Coldham’s Common

Cambridge Cycling Campaign recently responded to the city council’s consultation on Coldham’s Common.

The two-way, shared-use tarmac path over Coldham’s Common is 63″ / 1.60m narrow, though the grass is making inroads. The edges are breaking up, which makes overtaking impossible and avoiding oncoming traffic dangerous.
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This is already part of an important route for cycling, connecting north-east Cambridge and the science parks, Abbey and Fen Ditton, to the railway station and Addenbrooke’s. The Chisholm Trail, which is now part of the county council’s transport strategy, will make this an even more important link, as will the Wing development on Marshall’s land, north of Newmarket Road. The alternatives, such as Newmarket Road itself, are very hostile environments for cycling.

Location of Coldham’s Common.
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We responded in order to emphasise the importance of the paved path in particular as a through route for cycling. We noted that this use brings advantages, by raising awareness of the Common and its facilities, and increasing the sense of security that comes with a well-used space. In addition to increased safety by avoiding main roads and associated health issues of air quality, many people cycling appreciate a daily dose of green open space as an opportunity to relax and enjoy their journey, if only briefly.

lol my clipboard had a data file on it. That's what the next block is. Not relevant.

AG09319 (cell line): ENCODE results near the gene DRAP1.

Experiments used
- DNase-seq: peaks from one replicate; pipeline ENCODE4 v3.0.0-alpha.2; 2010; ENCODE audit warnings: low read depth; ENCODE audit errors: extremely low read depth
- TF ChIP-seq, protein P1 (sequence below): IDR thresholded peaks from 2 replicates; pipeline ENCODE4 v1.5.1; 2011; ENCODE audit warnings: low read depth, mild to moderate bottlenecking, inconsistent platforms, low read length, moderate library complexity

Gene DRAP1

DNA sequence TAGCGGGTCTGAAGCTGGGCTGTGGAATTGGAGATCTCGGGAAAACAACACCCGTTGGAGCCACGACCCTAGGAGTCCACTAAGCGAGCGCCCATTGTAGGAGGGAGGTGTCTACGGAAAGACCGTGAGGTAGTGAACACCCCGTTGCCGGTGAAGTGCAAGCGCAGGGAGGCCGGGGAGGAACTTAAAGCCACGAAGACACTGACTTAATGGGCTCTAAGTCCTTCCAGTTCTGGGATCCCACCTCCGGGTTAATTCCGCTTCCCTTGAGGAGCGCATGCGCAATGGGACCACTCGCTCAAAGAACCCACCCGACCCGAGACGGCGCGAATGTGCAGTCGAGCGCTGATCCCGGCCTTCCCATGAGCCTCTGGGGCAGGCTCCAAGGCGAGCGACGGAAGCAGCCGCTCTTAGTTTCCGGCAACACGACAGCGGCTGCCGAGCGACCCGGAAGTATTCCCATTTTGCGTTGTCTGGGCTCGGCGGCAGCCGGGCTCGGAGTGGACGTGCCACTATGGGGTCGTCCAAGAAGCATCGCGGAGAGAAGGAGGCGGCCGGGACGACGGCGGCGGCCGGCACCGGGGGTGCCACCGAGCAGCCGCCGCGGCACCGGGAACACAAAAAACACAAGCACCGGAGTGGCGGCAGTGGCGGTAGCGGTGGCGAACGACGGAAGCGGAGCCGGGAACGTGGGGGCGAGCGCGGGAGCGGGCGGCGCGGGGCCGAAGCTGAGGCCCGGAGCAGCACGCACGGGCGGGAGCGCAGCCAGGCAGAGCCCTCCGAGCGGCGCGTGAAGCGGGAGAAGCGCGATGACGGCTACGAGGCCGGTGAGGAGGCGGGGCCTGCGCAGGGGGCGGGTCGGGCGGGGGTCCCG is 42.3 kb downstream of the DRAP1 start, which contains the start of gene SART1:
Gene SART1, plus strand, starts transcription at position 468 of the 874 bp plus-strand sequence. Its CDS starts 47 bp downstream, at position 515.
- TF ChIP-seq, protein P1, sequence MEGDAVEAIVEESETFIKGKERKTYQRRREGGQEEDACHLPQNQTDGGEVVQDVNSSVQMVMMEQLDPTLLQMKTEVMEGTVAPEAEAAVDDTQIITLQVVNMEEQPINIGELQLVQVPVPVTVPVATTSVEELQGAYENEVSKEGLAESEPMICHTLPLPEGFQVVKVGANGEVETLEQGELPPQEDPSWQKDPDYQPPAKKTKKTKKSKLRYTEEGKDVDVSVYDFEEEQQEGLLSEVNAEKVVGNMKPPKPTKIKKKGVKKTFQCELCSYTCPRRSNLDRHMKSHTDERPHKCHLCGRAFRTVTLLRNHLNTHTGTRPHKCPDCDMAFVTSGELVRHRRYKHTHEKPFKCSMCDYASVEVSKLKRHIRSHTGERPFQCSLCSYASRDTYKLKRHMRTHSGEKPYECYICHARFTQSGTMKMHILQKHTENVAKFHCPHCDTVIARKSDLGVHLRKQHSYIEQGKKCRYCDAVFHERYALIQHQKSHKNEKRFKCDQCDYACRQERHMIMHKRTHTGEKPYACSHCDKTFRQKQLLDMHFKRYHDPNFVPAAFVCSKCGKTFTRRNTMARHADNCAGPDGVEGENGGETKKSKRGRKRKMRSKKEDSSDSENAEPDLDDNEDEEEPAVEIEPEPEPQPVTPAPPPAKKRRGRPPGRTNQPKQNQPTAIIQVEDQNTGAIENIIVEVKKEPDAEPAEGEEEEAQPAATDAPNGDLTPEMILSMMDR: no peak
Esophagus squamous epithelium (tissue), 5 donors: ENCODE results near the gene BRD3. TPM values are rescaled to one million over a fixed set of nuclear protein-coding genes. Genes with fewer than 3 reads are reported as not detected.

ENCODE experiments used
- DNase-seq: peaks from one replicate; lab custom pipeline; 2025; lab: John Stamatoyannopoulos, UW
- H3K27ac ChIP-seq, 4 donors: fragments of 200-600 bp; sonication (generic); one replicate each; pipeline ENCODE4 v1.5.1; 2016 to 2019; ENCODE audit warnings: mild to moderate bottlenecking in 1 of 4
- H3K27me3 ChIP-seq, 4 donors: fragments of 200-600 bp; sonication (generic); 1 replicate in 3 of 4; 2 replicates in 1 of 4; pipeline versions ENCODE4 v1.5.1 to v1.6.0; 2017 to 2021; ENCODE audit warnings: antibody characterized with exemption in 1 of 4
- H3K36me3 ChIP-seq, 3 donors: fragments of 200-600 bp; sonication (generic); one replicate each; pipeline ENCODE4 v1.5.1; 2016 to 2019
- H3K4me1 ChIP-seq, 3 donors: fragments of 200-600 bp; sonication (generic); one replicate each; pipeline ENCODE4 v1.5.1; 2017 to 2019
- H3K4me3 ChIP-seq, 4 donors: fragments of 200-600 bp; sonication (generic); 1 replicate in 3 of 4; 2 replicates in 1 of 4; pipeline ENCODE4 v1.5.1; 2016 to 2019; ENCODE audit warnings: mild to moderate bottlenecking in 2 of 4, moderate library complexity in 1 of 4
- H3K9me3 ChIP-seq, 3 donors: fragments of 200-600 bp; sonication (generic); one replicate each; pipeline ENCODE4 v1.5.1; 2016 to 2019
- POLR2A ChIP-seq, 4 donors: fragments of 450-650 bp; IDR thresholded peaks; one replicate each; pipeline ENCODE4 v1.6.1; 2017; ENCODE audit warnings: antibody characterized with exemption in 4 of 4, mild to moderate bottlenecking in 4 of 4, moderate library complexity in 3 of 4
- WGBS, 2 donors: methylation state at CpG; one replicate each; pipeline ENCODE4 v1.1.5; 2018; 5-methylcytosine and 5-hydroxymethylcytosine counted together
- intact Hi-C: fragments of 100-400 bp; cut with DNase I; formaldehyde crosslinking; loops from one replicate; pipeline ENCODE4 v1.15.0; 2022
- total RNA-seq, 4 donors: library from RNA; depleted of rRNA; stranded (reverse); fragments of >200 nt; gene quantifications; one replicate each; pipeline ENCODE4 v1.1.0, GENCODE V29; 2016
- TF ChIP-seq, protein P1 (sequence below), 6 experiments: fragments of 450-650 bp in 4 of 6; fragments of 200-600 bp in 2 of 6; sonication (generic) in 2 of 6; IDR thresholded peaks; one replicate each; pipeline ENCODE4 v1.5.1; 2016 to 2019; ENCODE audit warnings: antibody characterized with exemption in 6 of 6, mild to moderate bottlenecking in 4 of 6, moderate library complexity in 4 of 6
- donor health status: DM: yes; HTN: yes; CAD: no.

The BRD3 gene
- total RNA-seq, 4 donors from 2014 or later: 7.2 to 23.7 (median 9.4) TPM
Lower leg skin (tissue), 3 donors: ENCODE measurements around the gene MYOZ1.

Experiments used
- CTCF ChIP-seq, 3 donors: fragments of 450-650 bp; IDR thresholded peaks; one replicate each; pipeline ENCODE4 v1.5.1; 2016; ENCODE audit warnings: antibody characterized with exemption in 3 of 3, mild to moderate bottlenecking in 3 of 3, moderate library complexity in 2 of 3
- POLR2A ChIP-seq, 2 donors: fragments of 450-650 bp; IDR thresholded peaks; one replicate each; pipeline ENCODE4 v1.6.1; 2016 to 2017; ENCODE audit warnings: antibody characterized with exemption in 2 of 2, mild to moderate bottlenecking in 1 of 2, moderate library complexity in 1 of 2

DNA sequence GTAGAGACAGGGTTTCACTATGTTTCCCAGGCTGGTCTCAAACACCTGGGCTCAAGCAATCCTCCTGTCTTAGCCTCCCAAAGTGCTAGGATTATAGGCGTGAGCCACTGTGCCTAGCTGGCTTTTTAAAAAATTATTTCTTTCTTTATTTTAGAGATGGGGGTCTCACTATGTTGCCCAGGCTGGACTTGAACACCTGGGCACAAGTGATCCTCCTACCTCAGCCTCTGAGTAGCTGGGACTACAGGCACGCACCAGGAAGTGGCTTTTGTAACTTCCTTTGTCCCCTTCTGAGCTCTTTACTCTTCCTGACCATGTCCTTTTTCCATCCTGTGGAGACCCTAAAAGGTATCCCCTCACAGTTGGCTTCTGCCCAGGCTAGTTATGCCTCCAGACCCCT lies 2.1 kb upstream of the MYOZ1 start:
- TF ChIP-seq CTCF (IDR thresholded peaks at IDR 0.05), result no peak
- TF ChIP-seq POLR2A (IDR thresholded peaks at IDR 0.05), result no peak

Cambridge Cycling Campaign’s stall bike at Coldham’s Common. Campaigners (shown) counted four times as many cyclists as walkers during the morning rush.
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We suggested careful widening of the path to reduce conflicts between those on cycles and on foot, and to reduce the damage to adjacent grass, as has recently been suggested for Jesus Green. We would also welcome a paved track east-west across the Common to connect to and from Barnwell Road to open up a new route. More paving than this would be inappropriate, so that more natural walking routes can remain for leisure and dog-walking.

In support of our response, the Campaign undertook a couple of surveys of path users between 8.00am and 9.30am on 14 January and 21 February this year. On 14 January there were 149 cycle journeys and 33 walking journeys. On 21 February, during half term, there were 85 cycle journeys and 25 walked journeys. It was suggested that both days were unusually quiet as the Green Dragon bridge, which would connect people to the Science Park, was closed for maintenance.

Picture taken on Coldham’s Common near the railway lines during school holidays.
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The cycle network in Cambridge enables residents and visitors to reach open spaces such as Coldham’s Common without the use of motor vehicles. Appropriate improvements to this network would increase accessibility, enabling all aspects of such green areas to be enjoyed, without the pollution caused by motor vehicles.

Hester Wells